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Contact Information: Tanya Klein Public Relations 973-596-3433

NJIT Physicist Who Connected Solar Outburst With GPS Failure Promoted To Distinguished Professor

NJIT Professor Dale Gary, PhD, of Berkeley Heights, an expert in solar radio data, was promoted to distinguished professor.   Gary examines the conditions under which solar radio bursts from distinct solar events can disrupt cellular telephone signals.

The honor was awarded Sept. 2, 2009 at the University Convocation, an annual celebration.  Since 1997, Gary has directed Owens Valley Solar Array (OVSA), near Big Pine, CA., a leading research facility to study the sun’s impact upon earth.  Gary’s many roles have included principal investigator for a design study to build a future radio telescope called the Frequency Agile Solar Radio Telescope.  He was recently named Project Scientist for the construction phase. The National Science Foundation and NASA support this work.  Such special instruments enable Gary and researchers at NJIT’s Center for Solar-Terrestrial Research to study solar outbursts. 

Convocation at NJIT traditionally honors select faculty and staff members who have demonstrated the highest level of excellence over a sustained period.  “We reward them not only for their achievement, but because their leadership serves as a testament to NJIT’s commitment to excellence,” said Donald H. Sebastian, PhD, NJIT Interim Provost and Vice President of Research and Development. 

In 2006, Gary’s discovery that such bursts also cause failures in Global Positioning System (GPS) receivers changed the way people view solar radio bursts.  A solar outburst bombarded Earth on Dec. 6, 2006 with a record amount of radio noise.  Initial research reports in the U.S downplayed the outburst due to a computer glitch.

“The odd thing about this outburst was that the Sun is supposed to be at the minimum phase of its 11-year cycle,” said Gary. “Nevertheless, the disruption lasted more than an hour, produced a record amount of radio noise and caused massive disruptions of GPS receivers world wide.”

A complex sunspot on the Sun was responsible for the 2006 outburst, said Gary.  Before the event, the radio output of the Sun in the GPS broadcasting band was 54 on the scale of solar flux units.  During the outburst, associated with the large solar flare, the radio noise reached around one million solar flux units, according OVSA instruments.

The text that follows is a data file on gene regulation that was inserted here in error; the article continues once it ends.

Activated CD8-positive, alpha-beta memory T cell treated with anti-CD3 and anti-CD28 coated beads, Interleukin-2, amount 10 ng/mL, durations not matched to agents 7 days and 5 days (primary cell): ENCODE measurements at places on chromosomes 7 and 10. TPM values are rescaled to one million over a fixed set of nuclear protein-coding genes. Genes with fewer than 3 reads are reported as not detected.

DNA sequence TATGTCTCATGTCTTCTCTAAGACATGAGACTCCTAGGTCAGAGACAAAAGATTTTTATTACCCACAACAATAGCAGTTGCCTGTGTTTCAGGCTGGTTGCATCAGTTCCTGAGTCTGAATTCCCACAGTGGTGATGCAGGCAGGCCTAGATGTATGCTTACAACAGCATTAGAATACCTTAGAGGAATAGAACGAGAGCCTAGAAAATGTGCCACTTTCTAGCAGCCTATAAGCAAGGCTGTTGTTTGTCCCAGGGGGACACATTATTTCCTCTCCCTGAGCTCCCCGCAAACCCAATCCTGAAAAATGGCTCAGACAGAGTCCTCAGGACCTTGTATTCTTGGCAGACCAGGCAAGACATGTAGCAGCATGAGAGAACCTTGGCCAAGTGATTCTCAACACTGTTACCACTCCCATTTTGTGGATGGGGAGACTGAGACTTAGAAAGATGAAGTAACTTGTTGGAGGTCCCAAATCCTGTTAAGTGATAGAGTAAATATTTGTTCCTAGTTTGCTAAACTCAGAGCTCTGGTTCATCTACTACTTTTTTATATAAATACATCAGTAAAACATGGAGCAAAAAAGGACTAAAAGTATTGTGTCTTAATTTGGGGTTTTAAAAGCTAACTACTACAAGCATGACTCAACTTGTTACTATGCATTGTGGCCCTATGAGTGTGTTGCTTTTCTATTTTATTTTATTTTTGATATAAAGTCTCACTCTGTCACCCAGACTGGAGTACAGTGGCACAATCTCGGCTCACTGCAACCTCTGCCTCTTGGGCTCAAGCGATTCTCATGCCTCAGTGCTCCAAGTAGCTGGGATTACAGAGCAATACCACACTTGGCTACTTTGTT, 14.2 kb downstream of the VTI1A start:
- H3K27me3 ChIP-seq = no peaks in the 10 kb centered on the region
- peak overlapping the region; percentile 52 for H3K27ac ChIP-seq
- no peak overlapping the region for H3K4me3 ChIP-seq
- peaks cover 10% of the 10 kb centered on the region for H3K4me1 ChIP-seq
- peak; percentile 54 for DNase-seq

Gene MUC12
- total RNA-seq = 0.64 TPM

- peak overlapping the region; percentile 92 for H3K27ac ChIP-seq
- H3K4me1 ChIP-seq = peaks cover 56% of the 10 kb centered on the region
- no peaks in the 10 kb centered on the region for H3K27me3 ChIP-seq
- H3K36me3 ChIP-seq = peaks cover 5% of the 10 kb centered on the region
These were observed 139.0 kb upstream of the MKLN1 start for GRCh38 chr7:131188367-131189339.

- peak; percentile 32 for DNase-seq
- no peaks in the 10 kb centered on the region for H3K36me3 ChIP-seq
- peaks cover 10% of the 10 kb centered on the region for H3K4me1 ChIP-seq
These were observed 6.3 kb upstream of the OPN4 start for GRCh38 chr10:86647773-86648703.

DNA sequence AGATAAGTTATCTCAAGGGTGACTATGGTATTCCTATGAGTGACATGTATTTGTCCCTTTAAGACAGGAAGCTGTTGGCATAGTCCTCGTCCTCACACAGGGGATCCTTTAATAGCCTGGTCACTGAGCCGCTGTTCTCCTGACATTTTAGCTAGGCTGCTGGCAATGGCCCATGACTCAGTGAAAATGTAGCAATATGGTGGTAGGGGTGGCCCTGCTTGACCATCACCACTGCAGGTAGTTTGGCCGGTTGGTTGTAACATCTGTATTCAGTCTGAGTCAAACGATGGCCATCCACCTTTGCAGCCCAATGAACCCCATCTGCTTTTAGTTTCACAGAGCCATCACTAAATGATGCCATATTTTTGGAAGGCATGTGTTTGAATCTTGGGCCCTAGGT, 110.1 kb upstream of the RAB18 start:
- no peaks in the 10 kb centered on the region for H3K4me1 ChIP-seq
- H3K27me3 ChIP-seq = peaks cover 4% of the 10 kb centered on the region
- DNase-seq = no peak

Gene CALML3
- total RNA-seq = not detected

“This reading was more than 10 times the previous record, and called into question scientists’ assumptions of the extent to which the Sun can interfere with GPS and wireless communications," Gary said. "OVSA's results are especially useful because they monitor the same right-hand circular polarization that the GPS satellites use for broad-casts.  Most other radio instruments measure total intensity rather than circular polarization, which undercounts the noise effect on GPS signals."

The recognition of the record-setting nature of the burst was delayed because the US Air Force Radio Solar Telescope Network (RSTN) reported lower numbers--13,000 solar flux units.  But after OVSA researchers triple-checked their figures, it appeared that NJIT’s group was correct. Cornell University researchers later independently confirmed OVSA findings.

Gary is the author of more than 100 articles in scholarly journals. He was previously at Caltech for 15 years as a research associate in astrophysics. He received his BS in physics from the University of Michigan and his PhD in astro-geophysics from the University of Colorado. 

A. Zachary Yamba, EdD, President of Essex County College, was the keynote speaker.  Yamba is the longest-serving college president in New Jersey, who is widely credited with transforming Essex County College into the vibrant and progressive institution that today enrolls more than 20,000 students.  Yamba was one of the early founders of a partnership that has enabled ECC and neighboring NJIT, Rutgers-Newark and the University of Medicine and Dentistry of New Jersey to collaborate on numerous collegiate and community initiatives in the city’s University Heights district.

NJIT, New Jersey's science and technology university, enrolls approximately 10,000 students pursuing bachelor's, master's and doctoral degrees in 120 programs. The university consists of six colleges: Newark College of Engineering, College of Architecture and Design, College of Science and Liberal Arts, School of Management, College of Computing Sciences and Albert Dorman Honors College. U.S. News & World Report's 2012 Annual Guide to America's Best Colleges ranked NJIT in the top tier of national research universities. NJIT is internationally recognized for being at the edge in knowledge in architecture, applied mathematics, wireless communications and networking, solar physics, advanced engineered particulate materials, nanotechnology, neural engineering and e-learning. Many courses and certificate programs, as well as graduate degrees, are available online through the Division of Continuing Professional Education.